After running (yes literally running) to catch our plane to London, we began what looked to be an incredible journey.

We landed in Prague on Monday afternoon March 17 and were taken straight to the hotel where we met our friends from Denver. Committed to not going to bed until a "normal" time the six of us walked across the street to what I can only describe as a British Pub Czech style. The people were local, the food was local most people were smoking, and even I liked the beer - we were not in New Mexico anymore.

The heart of the trip began Tuesday morning with the arrival of our guide Ljuba Poleva 

of Legacy Tours. I have been on lots of tours with lots of guides but Ljuba was definitely in a class by herself. Born in a section of the Ukraine that was ethnically Czech the family moved to Prague when she was a child. While in university (she has her Ph.D.) she began leading tours to earn some spare cash. The fall of communism here in the Velvet Revolution brought many changes including a rise in tourism and her career was born.

Ljuba's family is an active part of the Prague Jewish community. Her father has a reserved seat in the Alt-Neu Synagogue (more on that later) and her uncle secretly taught Hebrew and Yiddish under the nose of the Communist regime and now is on the Judaic Studies faculty of the university.

We began our day with a drive by of the Jubilee synagogue built in honor of the 25th anniversary of the rule of Franz Josef. Built after the Jews were granted freedom to live anywhere in the city it is the only one outside of the traditional Jewish Quarter and the newest of the historic synagogues in Prague.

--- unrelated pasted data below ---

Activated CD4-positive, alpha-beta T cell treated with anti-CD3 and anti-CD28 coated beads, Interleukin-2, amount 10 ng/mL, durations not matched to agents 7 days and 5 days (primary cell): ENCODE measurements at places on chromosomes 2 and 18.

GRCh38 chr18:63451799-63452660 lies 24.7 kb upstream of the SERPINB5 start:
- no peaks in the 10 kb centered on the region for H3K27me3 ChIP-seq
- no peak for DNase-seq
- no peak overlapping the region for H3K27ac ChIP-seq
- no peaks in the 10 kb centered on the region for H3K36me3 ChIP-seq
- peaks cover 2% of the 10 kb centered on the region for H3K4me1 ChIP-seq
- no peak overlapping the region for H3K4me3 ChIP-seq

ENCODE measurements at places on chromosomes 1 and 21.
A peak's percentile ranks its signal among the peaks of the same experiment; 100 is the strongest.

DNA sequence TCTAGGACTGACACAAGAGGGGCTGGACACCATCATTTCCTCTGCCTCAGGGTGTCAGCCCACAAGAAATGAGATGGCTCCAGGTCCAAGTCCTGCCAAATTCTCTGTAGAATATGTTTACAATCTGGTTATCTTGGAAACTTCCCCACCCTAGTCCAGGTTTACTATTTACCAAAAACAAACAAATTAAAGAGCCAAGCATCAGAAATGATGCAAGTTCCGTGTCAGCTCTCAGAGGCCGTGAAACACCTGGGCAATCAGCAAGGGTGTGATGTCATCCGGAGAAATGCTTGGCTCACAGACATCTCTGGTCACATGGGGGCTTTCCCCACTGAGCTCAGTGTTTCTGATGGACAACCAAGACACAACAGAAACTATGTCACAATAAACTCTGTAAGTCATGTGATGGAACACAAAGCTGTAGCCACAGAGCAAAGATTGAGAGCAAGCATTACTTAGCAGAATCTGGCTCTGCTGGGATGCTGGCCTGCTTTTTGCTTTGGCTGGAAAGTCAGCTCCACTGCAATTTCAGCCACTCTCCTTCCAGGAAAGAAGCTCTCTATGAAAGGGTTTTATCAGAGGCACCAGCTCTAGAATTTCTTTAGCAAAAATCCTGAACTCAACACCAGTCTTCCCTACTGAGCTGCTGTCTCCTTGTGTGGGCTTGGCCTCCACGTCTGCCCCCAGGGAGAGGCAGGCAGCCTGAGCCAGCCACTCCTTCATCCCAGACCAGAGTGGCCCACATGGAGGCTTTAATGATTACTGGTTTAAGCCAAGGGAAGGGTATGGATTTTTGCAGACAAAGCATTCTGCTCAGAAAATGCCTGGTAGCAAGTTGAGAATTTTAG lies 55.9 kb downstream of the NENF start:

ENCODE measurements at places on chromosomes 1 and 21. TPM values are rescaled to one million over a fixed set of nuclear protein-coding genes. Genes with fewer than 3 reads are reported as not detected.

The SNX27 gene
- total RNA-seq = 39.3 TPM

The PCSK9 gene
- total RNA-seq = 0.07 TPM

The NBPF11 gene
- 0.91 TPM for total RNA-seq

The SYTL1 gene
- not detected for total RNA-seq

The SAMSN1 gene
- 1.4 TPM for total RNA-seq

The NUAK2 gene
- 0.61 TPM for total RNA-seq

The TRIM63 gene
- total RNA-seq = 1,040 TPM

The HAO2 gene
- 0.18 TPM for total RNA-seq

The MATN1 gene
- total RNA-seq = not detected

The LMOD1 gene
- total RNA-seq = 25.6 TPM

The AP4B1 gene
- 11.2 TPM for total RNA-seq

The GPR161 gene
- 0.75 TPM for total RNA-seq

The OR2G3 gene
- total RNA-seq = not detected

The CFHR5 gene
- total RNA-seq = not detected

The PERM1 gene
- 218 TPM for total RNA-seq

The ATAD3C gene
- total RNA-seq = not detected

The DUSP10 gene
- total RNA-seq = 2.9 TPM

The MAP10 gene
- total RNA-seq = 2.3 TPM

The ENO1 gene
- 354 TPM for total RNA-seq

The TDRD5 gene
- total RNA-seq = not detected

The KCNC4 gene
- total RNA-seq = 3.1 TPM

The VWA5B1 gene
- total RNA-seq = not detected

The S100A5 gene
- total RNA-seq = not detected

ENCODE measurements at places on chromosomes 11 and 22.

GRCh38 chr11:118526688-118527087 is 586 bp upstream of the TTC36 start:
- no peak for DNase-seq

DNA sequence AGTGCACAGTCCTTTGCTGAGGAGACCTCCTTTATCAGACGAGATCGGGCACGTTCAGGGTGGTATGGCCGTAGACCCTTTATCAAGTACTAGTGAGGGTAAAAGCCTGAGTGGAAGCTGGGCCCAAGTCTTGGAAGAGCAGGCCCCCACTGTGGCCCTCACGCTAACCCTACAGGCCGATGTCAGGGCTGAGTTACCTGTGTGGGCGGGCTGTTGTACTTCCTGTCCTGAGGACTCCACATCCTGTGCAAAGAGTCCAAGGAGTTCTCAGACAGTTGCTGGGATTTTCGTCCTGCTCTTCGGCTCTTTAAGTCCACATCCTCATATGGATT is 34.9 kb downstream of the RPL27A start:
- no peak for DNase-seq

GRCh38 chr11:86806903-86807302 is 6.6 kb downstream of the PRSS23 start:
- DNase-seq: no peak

Then we headed to the Jewish quarter. The Nazis left the synagogues of the Jewish quarter standing and for the most part undamaged. However, they took all the artifacts from synagogues from across Czechoslovakia and put them in a warehouse near Prague. After the fall of Communism the Jewish community reclaimed the artifacts, distributed them throughout the old synagogues in the Jewish Quarter turning them into museums with rotating collections.

Our tour stared at the old Chevra Kadisha (Burial Society) Building.

Chevra Kadisha Building
Included in the collection there are original paintings of the work of the Chevra Kadisha. The paintings give a wonderful representation of the life and look of 15th - 16th Century Jewish Prague.
The Alt-New Synagogue